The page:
The Sacred Valley

Today we got up to head for the Sacred Valley on an all day tour. When the tour guide came to pick us up, he told us that we would need to spot lunch because he had not got authority to pay for our lunch (as per the itinerary from the tour company said lunch would be included). Red flag #2. Anyway, we went to meet up in a square with other tourists and got on a van to head out to pick up some other people. The van was nice, and as we weaved throughout the side of the city, our guide started telling us the story of Cusco. I had been a little nervous, because he was a little old man, and I thought oh boy, this will be hard to understand probably.

To my surprise, his English was amazingly proficient, funny, and informative. The other passengers were nice too, and came from all over the world–England, the US, Australia, etc. After leaving Cusco, we started seeing amazing landscape that comprised of beautiful wheat colored grasses, with a backdrop of snowcapped peaks. It was absolutely stunning. The van stopped every so often to let us have pics of the landscape, so it was really good.

Our first stop was a little town called Pisac. Here they had some markets that you can barter for items, but more interestingly were the Inca ruins that we toured around.

After Pisac, we toured Urubamba, or muddy plains, and had a buffet lunch. We enjoyed our company with a couple from England who are traveling for about a year as well. It’s really amazing to meet so many people who are doing this type of travel, that it reminds me of being younger and having this amazing wanderlust that led me around the world initially.

After lunch we headed to Ollantaytambo which had an impressive fortress that overlooks the small Inca town. Climbing up the stairs, you get winded, but are rewarded with an amazing view and informative lesson in Inca history with their abilities of creating such fortified structures with rocks that fit together like a jigsaw puzzle.

We then finished up the tour with a trip to Chinchero, where we saw a weaving demonstration along with a beautiful old church. As the evening fell upon us, we were able to see some amazing stars, so after our tour of Chinchero, we asked the driver to pull off the road so we can look up and see the different constellations that are seen in the southern hemisphere. It was so beautiful to see the Milky Way and see how many stars you can actually see when you have no light pollution.

Overall, the tour of the Sacred Valley was so nice and informative, that we’re even more excited to start our hike the next morning.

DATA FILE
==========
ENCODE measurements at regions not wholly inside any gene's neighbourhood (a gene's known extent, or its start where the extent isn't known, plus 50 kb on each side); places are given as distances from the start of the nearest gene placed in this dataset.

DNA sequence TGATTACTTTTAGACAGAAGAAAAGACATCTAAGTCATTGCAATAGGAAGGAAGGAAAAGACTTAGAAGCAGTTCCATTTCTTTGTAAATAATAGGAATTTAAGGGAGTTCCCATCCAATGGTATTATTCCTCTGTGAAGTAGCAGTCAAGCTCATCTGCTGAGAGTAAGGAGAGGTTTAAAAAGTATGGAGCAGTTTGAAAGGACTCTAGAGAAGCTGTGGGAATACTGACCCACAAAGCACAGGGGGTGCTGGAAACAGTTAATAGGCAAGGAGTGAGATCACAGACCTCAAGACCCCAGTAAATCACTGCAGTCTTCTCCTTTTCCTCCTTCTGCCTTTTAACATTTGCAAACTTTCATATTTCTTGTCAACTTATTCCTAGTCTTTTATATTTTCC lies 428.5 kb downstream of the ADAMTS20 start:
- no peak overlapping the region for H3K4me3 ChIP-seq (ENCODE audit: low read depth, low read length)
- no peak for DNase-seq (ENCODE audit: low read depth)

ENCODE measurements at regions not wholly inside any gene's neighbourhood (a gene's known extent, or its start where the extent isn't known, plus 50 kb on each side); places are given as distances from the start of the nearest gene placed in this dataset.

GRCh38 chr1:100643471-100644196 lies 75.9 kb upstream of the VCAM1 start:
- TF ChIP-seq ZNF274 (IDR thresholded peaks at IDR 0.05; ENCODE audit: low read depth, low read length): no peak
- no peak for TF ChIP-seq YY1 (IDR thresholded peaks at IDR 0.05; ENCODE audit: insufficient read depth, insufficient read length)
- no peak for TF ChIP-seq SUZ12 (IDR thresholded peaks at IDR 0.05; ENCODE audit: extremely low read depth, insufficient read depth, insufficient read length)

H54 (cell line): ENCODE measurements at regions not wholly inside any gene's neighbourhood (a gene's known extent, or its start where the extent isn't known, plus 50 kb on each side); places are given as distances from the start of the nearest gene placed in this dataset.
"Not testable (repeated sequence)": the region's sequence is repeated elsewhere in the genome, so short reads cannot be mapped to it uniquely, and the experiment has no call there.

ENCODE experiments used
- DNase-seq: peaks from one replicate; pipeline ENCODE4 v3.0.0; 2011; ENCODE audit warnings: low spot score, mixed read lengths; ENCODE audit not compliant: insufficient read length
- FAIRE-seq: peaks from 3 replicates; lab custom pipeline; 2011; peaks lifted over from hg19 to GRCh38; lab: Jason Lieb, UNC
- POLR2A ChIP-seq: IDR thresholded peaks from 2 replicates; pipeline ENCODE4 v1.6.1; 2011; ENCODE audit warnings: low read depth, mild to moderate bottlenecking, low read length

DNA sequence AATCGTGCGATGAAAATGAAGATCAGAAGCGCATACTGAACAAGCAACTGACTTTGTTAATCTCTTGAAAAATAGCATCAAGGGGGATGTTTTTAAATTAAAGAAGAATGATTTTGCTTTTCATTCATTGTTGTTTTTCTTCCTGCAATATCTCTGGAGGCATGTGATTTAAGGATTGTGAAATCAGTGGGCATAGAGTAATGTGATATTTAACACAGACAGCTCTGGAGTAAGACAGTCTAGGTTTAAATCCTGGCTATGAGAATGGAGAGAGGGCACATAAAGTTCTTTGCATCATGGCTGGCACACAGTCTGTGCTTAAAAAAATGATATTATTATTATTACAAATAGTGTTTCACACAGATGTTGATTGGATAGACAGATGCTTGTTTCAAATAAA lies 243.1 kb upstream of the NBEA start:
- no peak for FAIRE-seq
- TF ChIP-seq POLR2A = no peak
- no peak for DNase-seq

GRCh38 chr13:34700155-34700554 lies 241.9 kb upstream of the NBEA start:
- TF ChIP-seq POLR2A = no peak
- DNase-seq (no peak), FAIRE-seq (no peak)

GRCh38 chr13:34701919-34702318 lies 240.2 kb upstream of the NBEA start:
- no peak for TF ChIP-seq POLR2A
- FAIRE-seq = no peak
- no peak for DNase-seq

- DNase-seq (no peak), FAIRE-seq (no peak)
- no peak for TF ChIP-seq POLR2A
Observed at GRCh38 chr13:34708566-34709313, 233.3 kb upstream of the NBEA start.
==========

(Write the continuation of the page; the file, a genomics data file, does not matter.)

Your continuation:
When we arrived back to the hostel, the guides were waiting for us. We were so exhausted from the full day, and still hadn’t eaten dinner, so we went inside to start our orientation of the next few days. Luis, the guide introduced us to our guide for the hike, Bernie. He was there with the porter as well. I had the itinerary printed out to follow along because after the couple of hiccups before, just wanted to make sure we were all on the same page.

Unfortunately, the other people dropped out of the tour apparently, which meant that they were no longer providing a tour van for the group, since there were just two people. They then said that we would need to be up and ready by 3:45am (in about 7 hours!), and would need to pack everything that night. They would lead us to a public bus station where we would board a public bus at 4am, drive for a couple hours, transfer at another terminal, and drive another 2-3 hours to reach the origin point of our trek. This did not sit well with us at all, as we were under the impression that we would have safe transportation the entire time we were in their hands. A public bus station in any country at 4am does not seem the safest place to be. After they continued on telling us where we would stop and what we would do, there were a couple other changes, and a few things that made the actual hike not sound like what we had purchased–IE: the final day was hiking along a road with cars for the entire day to reah the base of Machu Picchu. All these things added up to making us feel very uncomfortable with the organization of the trek, the execution of everything, and after talking to other travelers and what they have paid for what they received, it seems like we paid even more, and were receiving less quality/safety.

We spent the next several hours trying to find a solution that would make us feel safe in going, and it just spiraled down hill. We were hungry, exhausted, and the longer we stayed up, the less likelyhood of us being physically prepared to get up at 3:45 to start our 4 day hike. We called the travel agent that we paid, as the guide, nor the organizer were the people who had been the person who actually sold us the trek. We spent a couple more hours with him on the phone and were up until 1am, at this point completely baffled, exhausted, angry, frustrated, and mentally out of it, we ended up asking for a refund and trying to figure out what we could salvage from what we’d bought the next morning.
The last stop is the small market town of Chinchero where you will get to purchase some souvenirs as well as visit ruins on your way back to Cusco. You arrive in Cusco at approximatley six in the evening.

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